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Priest

Priest

Rated PG-13, 87 min. Directed by Scott Stewart. Starring Paul Bettany, Karl Urban, Cam Gigandet, Maggie Q, Lily Collins, Brad Dourif, Christopher Plummer, Stephen Moyer.

REVIEWED By Marjorie Baumgarten, Fri., May 20, 2011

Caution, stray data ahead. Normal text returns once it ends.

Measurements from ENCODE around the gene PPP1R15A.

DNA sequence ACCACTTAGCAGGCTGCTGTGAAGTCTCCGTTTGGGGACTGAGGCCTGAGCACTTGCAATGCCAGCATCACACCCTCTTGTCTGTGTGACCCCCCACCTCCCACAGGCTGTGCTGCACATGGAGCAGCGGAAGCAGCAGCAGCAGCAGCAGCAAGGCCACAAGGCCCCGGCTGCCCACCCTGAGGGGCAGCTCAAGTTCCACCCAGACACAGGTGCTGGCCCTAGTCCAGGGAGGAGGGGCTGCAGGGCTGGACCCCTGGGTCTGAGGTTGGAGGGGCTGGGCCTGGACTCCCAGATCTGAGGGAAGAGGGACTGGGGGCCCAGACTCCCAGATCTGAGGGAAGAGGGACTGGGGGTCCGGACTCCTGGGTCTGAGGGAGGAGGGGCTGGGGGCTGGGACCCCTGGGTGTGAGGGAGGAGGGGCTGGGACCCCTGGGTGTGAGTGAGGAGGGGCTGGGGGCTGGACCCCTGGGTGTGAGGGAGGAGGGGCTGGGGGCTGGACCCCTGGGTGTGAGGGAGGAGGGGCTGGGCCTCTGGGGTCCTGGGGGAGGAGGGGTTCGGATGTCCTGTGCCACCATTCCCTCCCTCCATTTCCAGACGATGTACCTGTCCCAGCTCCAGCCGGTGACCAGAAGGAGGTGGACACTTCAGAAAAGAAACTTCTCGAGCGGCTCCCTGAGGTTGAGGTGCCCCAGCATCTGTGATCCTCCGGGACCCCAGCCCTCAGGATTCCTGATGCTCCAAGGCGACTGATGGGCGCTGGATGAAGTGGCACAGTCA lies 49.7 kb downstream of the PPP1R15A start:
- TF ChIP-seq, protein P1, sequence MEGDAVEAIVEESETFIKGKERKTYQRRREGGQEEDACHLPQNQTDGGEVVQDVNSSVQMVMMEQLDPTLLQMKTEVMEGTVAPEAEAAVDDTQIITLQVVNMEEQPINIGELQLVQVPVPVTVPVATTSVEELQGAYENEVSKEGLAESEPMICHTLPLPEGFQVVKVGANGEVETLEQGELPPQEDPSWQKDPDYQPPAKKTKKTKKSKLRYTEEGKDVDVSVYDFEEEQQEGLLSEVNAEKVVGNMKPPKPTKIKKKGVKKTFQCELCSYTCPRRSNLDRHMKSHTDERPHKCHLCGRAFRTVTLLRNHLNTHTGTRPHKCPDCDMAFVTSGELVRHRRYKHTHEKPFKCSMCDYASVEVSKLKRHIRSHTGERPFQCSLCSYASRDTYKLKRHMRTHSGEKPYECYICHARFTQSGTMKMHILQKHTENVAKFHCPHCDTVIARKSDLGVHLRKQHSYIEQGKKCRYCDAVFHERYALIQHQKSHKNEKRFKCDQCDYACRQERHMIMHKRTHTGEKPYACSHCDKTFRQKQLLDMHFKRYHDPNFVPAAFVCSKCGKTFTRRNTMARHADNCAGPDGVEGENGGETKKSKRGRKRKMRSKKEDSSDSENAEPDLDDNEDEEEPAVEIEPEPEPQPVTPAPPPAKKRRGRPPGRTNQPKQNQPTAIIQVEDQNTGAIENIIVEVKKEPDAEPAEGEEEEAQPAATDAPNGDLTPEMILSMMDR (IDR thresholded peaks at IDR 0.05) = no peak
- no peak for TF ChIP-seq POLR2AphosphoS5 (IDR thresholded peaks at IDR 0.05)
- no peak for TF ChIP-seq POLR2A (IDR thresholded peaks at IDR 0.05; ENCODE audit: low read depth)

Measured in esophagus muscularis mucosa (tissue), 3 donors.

He’s a fearsome soldier who was decorated in a recent war that everyone would now prefer to forget. The hero has become an outsider, neither conforming to his superiors' expectations, nor capable of re-entering civilized society. Now, as the movie begins, he is burdened with the task of rescuing his niece from the heathen enemies who have captured her and killed her parents. His companion on the quest is the girl’s boyfriend, a young man whose ardor exceeds his fighting skills and continues in terror of the ex-soldier’s assertion that once they find his niece he will have no compunction about killing her if she has been “infected.” If you’ve guessed that the movie plot I’ve described matches The Searchers, you’d be right – and wrong. It is also the narrative outline of Priest, an apocalyptic nightmare in which an eternal battle between vampires and human beings replaces The Searchers’ struggle between Native Americans and Western settlers. Paul Bettany reunites with his Legion director, Scott Stewart, for this live-action interpretation of Min-Woo Hyung’s graphic novel Priest. A handsomely constructed opening-credits sequence makes a nod toward the film’s source material. A voiceover summarizes the history of the epic war that precedes the film’s action. The clergy have protected their human flock by walling them into strictly governed communities while sending their priests out as vampire warriors who, long ago, succeeded in herding the creatures onto reservations. Now a human-vampire hybrid listed in the credits as Black Hat (Urban) has other plans for the social order. Priest (Bettany) and his niece’s boyfriend (Gigandet) are joined in their mission by Priestess (Maggie Q), and, unfortunately, the majority of the movie is given over to battle sequences that lack much ingenuity or narrative drive. The cinematography by Don Burgess (Source Code, The Book of Eli) is crisp and the film’s brightness and clarity don’t appear to wash out to the same degree that most 3-D movies do these days. Bettany exudes an intensity that lays the groundwork for an interesting character, but Priest hasn’t a prayer of creating anything more subtle than the giant cross tattooed on his face.
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